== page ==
Can Donald Trump help a Jewish candidate in a tight U.S. Senate race?
Russ Feingold, a three-term senator who lost his Wisconsin seat in 2010, has found Trump’s controversial statements a useful tool in his effort to win back his seat.
Directing his criticism at incumbent senator Ron Johnson, Feingold took issue at his rival’s support for Trump despite the presumptive nominee’s racially-charged rhetoric. “Sen. Johnson said that if Trump said or did anything that ‘crossed a line,’ he’d have to withdraw his support for the Republican nominee,” Feingold’s spokesman Michael Tyler said earlier this month, following Trump’s accusations against a judge of Mexican heritage who had ruled against him in the Trump University lawsuit. “It’s clear from his response that racist comments from Trump don’t rise to that level for Sen. Johnson.”
And at least so far, this line of campaigning seems to be working for Feingold. A new Marquette poll published Wednesday shows the Jewish former senator from Middletown holds a steady, albeit small, lead over Johnson, an Oshkosh businessman. Among registered voters Feingold leads by 5% but his advantage increases to 9% when the poll zoomed in on voters likely to actually participate in the elections.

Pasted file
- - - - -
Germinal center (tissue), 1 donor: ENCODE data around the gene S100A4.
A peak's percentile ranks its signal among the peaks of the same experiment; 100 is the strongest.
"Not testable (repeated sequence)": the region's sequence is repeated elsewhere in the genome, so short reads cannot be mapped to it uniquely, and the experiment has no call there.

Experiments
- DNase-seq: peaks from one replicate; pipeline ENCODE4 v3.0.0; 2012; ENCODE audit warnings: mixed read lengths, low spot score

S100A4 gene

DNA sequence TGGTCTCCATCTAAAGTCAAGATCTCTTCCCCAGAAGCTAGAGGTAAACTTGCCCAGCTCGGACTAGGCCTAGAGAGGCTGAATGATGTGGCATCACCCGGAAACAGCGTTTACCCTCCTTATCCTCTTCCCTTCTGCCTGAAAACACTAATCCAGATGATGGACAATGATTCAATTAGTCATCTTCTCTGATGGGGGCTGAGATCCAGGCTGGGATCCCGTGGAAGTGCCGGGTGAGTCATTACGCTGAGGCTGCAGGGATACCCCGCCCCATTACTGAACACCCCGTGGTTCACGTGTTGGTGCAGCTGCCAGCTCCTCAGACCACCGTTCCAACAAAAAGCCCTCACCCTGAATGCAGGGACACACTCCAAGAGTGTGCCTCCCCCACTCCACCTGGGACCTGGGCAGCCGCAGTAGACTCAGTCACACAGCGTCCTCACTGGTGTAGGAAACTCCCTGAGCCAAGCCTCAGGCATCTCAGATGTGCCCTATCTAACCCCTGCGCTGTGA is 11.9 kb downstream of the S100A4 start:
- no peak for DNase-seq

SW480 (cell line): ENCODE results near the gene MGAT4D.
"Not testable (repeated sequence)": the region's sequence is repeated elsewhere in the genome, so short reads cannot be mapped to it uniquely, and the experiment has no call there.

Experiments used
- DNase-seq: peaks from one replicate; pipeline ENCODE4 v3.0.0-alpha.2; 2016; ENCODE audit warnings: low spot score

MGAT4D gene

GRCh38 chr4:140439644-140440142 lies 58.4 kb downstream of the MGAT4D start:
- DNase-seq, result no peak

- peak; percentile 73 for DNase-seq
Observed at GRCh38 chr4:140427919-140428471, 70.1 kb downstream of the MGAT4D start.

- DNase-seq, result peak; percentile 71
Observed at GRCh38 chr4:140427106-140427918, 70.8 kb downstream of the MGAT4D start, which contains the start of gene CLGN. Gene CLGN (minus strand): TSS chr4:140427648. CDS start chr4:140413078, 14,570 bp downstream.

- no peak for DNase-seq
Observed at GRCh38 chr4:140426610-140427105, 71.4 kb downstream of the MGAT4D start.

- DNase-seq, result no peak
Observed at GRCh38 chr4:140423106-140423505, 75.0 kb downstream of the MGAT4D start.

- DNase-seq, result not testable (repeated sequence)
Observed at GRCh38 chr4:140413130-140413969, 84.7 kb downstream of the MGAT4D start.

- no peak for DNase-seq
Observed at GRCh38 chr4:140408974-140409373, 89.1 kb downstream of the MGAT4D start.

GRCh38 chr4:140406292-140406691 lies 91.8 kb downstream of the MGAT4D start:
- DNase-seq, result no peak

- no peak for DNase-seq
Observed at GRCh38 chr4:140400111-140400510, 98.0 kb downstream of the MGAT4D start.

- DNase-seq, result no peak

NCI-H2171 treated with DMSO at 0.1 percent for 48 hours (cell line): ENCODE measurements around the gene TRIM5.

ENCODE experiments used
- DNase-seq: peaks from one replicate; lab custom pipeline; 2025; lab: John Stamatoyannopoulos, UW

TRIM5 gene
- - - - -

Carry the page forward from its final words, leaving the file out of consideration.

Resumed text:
At stake in the Wisconsin race is not only Feingold’s political fate. Democrats are pinning their hopes on his win as a crucial stepping-stone toward taking over the Senate majority.
Feingold and Johnson are both trying to distance themselves from the unpopular nominees chosen by their parties for presidency and from any semblance of being professional politicians. Campaign ads that started airing in Wisconsin this month show both candidates in their home towns, ignoring their years-long record in Washington.
Johnson, after being hit by Feingold for his backing of Donald Trump, used a similar measure to swipe back at the Democratic candidate. “When is Senator Feingold going to withdraw his support for a candidate under investigation by the FBI for email practices that jeopardized our national security?” asked Johnson’s spokesman Brian Reisinger.
Wisconsin is viewed by both presidential campaigns as a key state and was scheduled to serve as the venue for President Obama’s first rally alongside presumptive nominee Hillary Clinton. The event was cancelled following the Orlando shooting attack.
Nathan Guttman staff writer, is the Forward’s Washington bureau chief. He joined the staff in 2006 after serving for five years as Washington correspondent for the Israeli dailies Ha’aretz and The Jerusalem Post. In Israel, he was the features editor for Ha’aretz and chief editor of Channel 1 TV evening news. He was born in Canada and grew up in Israel. He is a graduate of the Hebrew University of Jerusalem. Contact Nathan at firstname.lastname@example.org, or follow him on Twitter @nathanguttman